The teacher felt that the idea was very relevant because the number of girls who fall pregnant at an early age in their school was high. She supported the programme and said these young women could be an example to other girls in the school. Then the SheLadies programme come into being.
Having these young women in the SheLadies Programme, together with student volunteers from the University of Pretoria, we were able to create a safe space to engage with them on the issues that affect them as young parents. For example, they had to leave school due to their pregnancy and after giving birth returned to the same school.
In the conversations during these engagements the young women indicated that before they became part of the SheLadies programme they did not worry too much about falling pregnant and getting STI’s. They just wanted to feel a sense of belonging to the culture of young people who were able to afford the expensive and fancy life that their friends were living. Even after pregnancy they did not stop seeing the older man because the demand became high now that they had babies. Some said the fathers of their babies were not able to maintain them and their babies because they too were still in school. Others left them while they were still pregnant, and some said now that they were young mothers their partners left them for other girls who did not have babies.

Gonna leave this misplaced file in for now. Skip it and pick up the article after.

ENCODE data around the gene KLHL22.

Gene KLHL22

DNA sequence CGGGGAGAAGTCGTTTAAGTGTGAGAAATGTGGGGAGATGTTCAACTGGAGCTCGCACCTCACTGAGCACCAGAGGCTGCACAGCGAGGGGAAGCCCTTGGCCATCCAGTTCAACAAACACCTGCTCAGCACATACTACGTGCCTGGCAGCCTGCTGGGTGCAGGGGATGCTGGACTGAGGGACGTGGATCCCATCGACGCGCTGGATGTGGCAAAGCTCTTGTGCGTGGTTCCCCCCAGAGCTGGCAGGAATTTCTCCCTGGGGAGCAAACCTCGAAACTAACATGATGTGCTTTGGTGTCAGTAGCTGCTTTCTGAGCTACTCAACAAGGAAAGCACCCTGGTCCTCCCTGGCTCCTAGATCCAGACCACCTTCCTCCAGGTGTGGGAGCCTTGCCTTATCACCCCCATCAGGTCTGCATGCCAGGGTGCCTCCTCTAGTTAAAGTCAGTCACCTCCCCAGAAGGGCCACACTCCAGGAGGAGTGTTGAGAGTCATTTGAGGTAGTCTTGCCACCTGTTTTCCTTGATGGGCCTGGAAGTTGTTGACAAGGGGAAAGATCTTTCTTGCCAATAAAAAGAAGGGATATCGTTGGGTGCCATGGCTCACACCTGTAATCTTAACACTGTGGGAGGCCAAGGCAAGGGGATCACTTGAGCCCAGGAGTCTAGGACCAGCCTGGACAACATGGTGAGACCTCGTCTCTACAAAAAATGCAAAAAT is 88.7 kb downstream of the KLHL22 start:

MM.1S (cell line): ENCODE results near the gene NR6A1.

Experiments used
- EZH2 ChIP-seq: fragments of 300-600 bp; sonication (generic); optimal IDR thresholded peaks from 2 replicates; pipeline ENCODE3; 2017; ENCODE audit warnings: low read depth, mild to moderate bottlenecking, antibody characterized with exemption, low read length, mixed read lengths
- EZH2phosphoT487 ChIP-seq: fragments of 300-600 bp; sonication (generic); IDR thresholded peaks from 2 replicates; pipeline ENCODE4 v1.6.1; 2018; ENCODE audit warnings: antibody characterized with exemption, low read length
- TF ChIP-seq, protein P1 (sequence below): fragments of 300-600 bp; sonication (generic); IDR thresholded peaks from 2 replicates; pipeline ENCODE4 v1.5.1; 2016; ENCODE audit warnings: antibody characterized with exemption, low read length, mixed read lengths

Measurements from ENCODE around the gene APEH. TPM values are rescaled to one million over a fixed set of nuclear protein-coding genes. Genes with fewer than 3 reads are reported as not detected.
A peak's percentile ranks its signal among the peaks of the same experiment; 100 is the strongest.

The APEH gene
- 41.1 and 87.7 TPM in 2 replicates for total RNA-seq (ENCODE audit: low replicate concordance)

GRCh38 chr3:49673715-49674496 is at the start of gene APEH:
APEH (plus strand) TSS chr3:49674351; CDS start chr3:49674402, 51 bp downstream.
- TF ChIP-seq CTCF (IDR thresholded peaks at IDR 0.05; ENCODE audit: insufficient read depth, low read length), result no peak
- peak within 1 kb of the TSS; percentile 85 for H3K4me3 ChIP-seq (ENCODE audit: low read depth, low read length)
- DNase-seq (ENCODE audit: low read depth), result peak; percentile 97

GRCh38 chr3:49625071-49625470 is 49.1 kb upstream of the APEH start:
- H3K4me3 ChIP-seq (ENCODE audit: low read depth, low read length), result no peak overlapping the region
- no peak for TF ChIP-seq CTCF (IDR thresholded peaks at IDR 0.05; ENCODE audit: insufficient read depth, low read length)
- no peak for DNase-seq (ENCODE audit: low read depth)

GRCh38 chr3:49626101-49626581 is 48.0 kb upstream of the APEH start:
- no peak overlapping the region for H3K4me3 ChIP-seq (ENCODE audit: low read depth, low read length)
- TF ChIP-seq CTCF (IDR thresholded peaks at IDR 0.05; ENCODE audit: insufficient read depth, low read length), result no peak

They then resorted to multiple-partner relationships and relationships with older men that could afford to meet their needs: expensive clothes and money. Some said they used the money from these relationships for the right reasons, although they got it in the wrong way.
I was emotionally moved by the stories of these toxic relationships. Poverty was mentioned as one of the driving forces for intergenerational and multiple-partner relationships as a method of survival in life.
They explained that life becomes easier if you embark on these kinds of relationships. You are certain that you have money for your child’s napkins and you will be able to pay the Aunty in your neighbourhood who looks after small babies while you are at school, or in the evening when you have to go out. There will also be taxi fares from home to school and back. You are able to buy food and clothes for siblings and school fees will be paid because the older man provides better support than boys your age.
Having these young women in this pilot project of the CSA&G Community Outreach Programme has afforded us an opportunity to make a difference in their lives.